July 26, 2022

Disability Pride month began in the United States in 1990, and has since become a global movement to empower those experiencing disabilities. The World Health Organization defines disability as:

The interaction between individuals with a health condition (e.g., cerebral palsy, Down syndrome and depression) and personal and environmental factors (e.g., negative attitudes, inaccessible transportation and public buildings, and limited social supports).

Throughout the month of July, advocates and members of the disability community take time to reflect on the barriers currently present in society, and how Canadians can support them moving forward. CSEP-CEP and Recreation Therapist, Bobbi-Jo Atchison, is the owner and operator of Equality Fitness. Her work focuses on providing equitable access to fitness, physical activity, recreation and sport to those who experience barriers to being physically active in their own communities. In addition to this, she is an Assistant Lecturer in the Faculty of Kinesiology, Sport and Recreation at the University of Alberta, and has recently begun teaching in the Faculty of Education at Concordia University of Edmonton. Bobbi-Jo took the opportunity to share her experiences, insight, and make recommendations for exercise professionals in order to help make communities more accessible.

What barriers do disability community members currently face in the exercise industry?

While we have come a long way since I first started my career, we have a long way to go. Barriers continue to be present in the areas of physical access, suitable program options, rural programming for individuals experiencing disability, policies and procedures, staff knowledge and training, and societal norms.

One very common barrier I continue to see is the idea that a ‘one size fits all’ or ‘cookie cutter’ approach can be used to enhance inclusion in our communities. Navigating inclusion in our communities requires professionals to look outside the box and be self reflexive and aware of the ableist and systemic barriers that continue to be present and reflected in our day-to-day practices.

What are some steps exercise professionals can take to ensure equitable access and participation for all?

Consult with and get involved in the disability community in your area. You will quickly learn that meeting one person experiencing disability, means you have met one person experiencing disability. Inclusion is an ongoing process versus a checklist and getting involved at a greater level in your disability community can help provide you with many tools for your toolbox.

Be with people as they tell their stories. It is easy to put our own personal assumptions and goals into what we feel others may need in their fitness journey. Working to unlearn these assumptions takes critical self reflection and the first step for many can include becoming aware of and acknowledging what assumptions and biases we hold.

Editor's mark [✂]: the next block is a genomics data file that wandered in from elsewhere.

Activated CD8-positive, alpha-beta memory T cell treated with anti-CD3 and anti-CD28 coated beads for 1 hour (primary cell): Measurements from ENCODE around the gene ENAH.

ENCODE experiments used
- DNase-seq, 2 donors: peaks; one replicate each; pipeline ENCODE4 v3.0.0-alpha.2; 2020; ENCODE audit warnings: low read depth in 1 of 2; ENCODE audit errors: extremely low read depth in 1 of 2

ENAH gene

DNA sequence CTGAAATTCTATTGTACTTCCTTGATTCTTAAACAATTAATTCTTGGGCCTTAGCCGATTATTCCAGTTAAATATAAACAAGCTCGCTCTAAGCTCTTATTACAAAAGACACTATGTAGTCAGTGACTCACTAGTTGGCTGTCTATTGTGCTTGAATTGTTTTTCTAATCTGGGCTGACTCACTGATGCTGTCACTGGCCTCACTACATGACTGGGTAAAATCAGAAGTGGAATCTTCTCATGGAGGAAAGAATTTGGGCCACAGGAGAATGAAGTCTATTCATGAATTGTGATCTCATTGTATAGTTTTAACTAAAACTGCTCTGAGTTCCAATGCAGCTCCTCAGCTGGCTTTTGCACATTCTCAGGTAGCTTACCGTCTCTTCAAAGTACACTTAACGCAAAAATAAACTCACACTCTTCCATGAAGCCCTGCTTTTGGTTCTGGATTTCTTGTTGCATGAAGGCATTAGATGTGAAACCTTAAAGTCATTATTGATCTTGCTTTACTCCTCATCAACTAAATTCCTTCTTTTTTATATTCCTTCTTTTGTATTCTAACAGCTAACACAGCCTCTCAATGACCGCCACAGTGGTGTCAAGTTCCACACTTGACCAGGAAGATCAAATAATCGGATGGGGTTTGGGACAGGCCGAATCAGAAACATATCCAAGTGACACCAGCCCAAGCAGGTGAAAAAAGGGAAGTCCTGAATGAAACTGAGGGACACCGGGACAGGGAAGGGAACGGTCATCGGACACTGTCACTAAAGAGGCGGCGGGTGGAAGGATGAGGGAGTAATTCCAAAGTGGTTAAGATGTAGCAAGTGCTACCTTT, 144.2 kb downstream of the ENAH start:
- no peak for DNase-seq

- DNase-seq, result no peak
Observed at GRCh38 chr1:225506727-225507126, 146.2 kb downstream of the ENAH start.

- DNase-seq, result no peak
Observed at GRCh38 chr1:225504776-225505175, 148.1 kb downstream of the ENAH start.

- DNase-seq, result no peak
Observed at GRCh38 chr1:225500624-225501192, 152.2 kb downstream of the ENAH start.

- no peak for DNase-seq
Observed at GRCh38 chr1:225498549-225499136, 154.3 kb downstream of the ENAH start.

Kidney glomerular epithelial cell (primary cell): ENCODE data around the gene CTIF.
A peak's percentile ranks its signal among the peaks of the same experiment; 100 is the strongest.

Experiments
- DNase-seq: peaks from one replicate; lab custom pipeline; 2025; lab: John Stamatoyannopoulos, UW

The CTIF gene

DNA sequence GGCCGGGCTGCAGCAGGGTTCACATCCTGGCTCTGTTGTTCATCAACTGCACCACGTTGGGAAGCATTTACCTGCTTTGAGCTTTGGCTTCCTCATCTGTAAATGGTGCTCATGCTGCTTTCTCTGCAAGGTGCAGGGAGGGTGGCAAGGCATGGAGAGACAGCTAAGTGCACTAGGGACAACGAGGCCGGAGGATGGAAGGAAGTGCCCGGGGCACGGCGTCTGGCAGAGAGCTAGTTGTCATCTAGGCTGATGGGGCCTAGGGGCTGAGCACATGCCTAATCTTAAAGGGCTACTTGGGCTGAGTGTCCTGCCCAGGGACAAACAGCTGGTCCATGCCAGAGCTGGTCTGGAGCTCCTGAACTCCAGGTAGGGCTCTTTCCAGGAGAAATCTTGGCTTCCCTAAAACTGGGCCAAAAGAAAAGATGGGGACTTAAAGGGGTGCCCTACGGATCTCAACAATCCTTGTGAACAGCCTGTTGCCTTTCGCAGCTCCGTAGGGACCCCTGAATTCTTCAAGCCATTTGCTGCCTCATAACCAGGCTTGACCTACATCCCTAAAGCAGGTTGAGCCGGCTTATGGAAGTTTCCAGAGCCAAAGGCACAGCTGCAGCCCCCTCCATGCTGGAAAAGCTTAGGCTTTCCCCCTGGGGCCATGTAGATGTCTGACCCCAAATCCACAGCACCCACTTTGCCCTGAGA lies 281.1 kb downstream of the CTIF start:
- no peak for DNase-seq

I believe it is also important to acknowledge and understand that inclusion is not just about physical access to fitness. While this is very important, inclusion is about supporting everyone who experiences barriers, this includes those experiencing developmental, mental health or sensory impairments. Understanding that spaces may be too large, too loud, too crowded, or too overstimulating is also an important factor when planning and developing inclusive fitness programs.

Do you have any resources that might support exercise professionals in creating an inclusive environment?

There are many amazing organizations and resources out there. A couple quick resources that come to mind include:

The Canadian Disability Participation Project (CDPP):

The CDPP has developed a Disability and Exercise Training resource which includes six evidence-informed steps along with key considerations for health care and exercise professionals for discussing, prescribing, and adapting exercise for individuals experiencing disability

Adapted Physical Activity Graduate Certificate:

The Faculty of Kinesiology, Sport and Recreation at the University of Alberta has developed a certificate that focuses on using a disability-affirming approach to enhance professional practice and reflexive learning.

Equality Fitness & Recreation is also happy to answer any questions you may have or provide resources for accessibility, inclusion, and professional training. You can contact us at info@equalityfitness.com.

CSEP Advanced Learning Module: Disability and Exercise

Instructors: Jennifer Leo, Ph.D, and Bobbi-Jo Atchinson, CSEP-CEP

The Disability and Exercise online module is a practical training source for individuals in the health and fitness industry who are looking to be more inclusive in their practice. Learn communication tips when working with a client, how to prescribe exercise for an individual with a disability and how to set up a safe and inclusive exercise environment.

CSEP PDCs: 8

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